Sudbury

More delays possible for Sudbury's Kingsway Entertainment District

The Kingsway Entertainment District could be facing more delays after two opponents of the project filed a notice of application against the City of Greater Sudbury with the Ontario Superior Court of Justice.

City councillor hopes to dissolve Sudbury BIA, after it filed papers against city project

The Sudbury BIA and Tom Fortin filed a notice of application against the city with the Ontario Superior Court of Justice in April. (Supplied/City of Greater Sudbury)

The Kingsway Entertainment District could be facing more delays after two opponents of the project filed a notice of application against the City of Greater Sudbury with the Ontario Superior Court of Justice.

The notice was filed on April 8 by the Downtown Business Improvement Area, known as the Sudbury BIA and Tom Fortin, who is with Casino Free Sudbury.

City councillor Robert Kirwan says he only recently heard about the court documents, but believes this to be just another stalling tactic by the opponents of the KED.

"What it's going to do is basically ensure that even if the LPAT approves the applications for the zoning amendment and the official plan amendment then the matter is still going to be stuck in the courts and it could likely stay in the courts for years," said Kirwan.

A notice of application only means that the option of bringing this issue before the Superior Court is possible, the city has not been served any legal papers yet, but after filing the application the Sudbury BIA and Tom Fortin can serve them in the future.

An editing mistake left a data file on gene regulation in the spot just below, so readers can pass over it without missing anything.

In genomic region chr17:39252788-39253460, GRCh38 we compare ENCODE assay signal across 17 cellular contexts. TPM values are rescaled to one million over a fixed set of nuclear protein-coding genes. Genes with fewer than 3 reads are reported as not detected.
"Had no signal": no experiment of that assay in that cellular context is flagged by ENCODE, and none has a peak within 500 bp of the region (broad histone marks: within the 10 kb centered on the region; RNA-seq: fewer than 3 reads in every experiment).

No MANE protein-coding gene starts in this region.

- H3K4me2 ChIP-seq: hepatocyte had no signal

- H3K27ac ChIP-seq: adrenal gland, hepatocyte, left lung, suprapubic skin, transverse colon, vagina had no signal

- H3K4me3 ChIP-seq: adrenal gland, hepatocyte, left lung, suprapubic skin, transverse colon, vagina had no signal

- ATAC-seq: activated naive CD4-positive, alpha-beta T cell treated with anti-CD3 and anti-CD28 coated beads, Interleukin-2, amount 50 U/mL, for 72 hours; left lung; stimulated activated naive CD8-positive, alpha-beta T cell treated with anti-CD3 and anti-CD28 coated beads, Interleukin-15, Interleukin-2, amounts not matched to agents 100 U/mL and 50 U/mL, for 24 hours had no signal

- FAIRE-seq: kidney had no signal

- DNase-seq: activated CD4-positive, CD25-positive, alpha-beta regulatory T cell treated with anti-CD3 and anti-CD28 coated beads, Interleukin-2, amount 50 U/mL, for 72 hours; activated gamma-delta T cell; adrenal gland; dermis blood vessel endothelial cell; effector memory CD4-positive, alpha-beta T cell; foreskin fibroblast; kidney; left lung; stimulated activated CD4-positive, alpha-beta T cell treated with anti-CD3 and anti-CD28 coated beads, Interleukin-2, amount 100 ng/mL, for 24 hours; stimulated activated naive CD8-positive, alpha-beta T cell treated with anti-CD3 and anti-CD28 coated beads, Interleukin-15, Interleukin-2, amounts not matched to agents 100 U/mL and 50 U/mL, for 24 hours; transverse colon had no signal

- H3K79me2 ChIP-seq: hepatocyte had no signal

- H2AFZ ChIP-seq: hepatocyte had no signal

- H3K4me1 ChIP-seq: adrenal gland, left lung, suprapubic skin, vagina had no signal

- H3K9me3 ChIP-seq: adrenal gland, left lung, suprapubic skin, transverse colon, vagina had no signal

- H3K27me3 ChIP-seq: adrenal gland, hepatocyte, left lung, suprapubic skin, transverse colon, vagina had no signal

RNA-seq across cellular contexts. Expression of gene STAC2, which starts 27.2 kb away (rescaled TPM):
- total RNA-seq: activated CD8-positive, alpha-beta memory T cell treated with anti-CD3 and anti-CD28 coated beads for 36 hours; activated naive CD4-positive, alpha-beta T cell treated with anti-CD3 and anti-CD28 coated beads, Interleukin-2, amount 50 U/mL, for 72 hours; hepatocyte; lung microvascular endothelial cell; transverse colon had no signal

"This doesn't mean we are going to Superior Court, this means that we are keeping that option available should LPAT say this is no longer within our jurisdiction," said Jeff McIntyre, the former chair of the Sudbury BIA.

"Currently, we have several appeals before LPAT all of which were deemed to be valid, but during the process, because of the changes happening we don't know if they'll be the right venue for each of those items."

The Sudbury BIA was established through a bylaw of the City of Greater Sudbury. The city also appoints the Board of Directors, approves the annual budget and collects the dues from member businesses at about 15 per cent of the annual taxes.

'Too far'

Kirwan says he believes the BIA has gone too far in its fight against the KED, especially considering the association is a city creation.

"We don't mind the Sudbury BIA filing an appeal against the applications, but to actually take the city to court with Tom Fortin and ask the court to overturn the decisions is just going too far," he said.

"I see no other choice but to dissolve the Sudbury BIA and let them go on their own. Dissolving the BIA really basically takes them out of the court application cause they will no longer exist, it'll leave Tom Fortin by himself."

Another concern Kirwan has about the court application is that the downtown businesses that are currently part of the Sudbury BIA could be on the hook for the costs of a lengthy court battle.

"The cost of this could be enormous, could be hundreds of thousands of dollars to go through the whole process and get to a point where you're actually ready to go to court," he says.

He says he's recommending that council repeal the bylaw that created the Sudbury BIA, which would remove them from the notice of application. 

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